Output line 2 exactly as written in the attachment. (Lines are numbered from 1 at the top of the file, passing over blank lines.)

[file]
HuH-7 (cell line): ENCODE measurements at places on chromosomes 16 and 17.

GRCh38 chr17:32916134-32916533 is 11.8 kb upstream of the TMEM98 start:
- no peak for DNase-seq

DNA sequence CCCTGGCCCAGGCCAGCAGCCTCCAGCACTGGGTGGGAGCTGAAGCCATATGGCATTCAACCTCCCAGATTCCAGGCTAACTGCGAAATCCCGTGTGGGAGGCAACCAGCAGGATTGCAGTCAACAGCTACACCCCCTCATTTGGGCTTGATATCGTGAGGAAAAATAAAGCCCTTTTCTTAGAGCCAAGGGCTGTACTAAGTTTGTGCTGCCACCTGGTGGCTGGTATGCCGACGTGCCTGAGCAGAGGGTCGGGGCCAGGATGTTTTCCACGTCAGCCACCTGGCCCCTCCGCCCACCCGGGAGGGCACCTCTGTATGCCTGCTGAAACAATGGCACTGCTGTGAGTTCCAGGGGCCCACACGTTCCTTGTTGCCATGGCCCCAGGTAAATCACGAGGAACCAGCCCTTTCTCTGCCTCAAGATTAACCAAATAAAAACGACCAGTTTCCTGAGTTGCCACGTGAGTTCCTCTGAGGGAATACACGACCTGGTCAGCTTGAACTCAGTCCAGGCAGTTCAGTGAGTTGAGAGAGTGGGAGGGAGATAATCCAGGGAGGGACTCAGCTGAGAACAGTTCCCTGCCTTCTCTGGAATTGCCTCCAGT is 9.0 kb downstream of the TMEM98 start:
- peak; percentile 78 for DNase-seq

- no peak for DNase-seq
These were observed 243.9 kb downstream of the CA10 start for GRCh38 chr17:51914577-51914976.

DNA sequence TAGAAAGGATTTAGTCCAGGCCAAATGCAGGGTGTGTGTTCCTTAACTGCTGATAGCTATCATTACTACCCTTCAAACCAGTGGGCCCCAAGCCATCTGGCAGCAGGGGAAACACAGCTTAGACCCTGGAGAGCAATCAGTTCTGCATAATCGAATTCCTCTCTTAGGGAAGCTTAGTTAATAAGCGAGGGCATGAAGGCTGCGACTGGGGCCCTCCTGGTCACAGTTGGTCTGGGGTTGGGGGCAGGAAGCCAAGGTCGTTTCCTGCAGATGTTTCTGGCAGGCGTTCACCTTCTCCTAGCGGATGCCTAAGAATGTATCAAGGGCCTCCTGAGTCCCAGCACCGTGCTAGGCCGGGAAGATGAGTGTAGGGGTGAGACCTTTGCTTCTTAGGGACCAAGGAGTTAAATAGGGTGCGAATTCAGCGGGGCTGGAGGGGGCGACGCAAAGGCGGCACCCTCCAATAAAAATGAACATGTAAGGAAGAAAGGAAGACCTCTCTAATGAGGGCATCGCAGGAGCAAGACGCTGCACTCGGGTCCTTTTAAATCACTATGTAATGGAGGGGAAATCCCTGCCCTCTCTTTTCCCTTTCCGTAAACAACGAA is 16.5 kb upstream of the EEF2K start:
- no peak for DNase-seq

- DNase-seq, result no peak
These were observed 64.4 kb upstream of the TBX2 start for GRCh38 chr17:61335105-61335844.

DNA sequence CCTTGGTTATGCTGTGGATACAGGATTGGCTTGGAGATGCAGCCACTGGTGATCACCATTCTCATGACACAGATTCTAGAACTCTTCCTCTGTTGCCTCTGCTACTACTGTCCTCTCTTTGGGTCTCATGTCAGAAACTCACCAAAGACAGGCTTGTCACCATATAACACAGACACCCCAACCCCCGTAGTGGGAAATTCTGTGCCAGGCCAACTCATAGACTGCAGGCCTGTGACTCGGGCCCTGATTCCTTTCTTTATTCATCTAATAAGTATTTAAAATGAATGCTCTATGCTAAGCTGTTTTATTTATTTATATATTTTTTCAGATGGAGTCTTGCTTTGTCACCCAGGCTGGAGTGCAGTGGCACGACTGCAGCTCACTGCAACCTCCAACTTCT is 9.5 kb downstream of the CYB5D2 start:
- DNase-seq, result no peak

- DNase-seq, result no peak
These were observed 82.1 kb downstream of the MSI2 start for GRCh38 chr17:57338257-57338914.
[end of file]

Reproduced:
GRCh38 chr17:32916134-32916533 is 11.8 kb upstream of the TMEM98 start: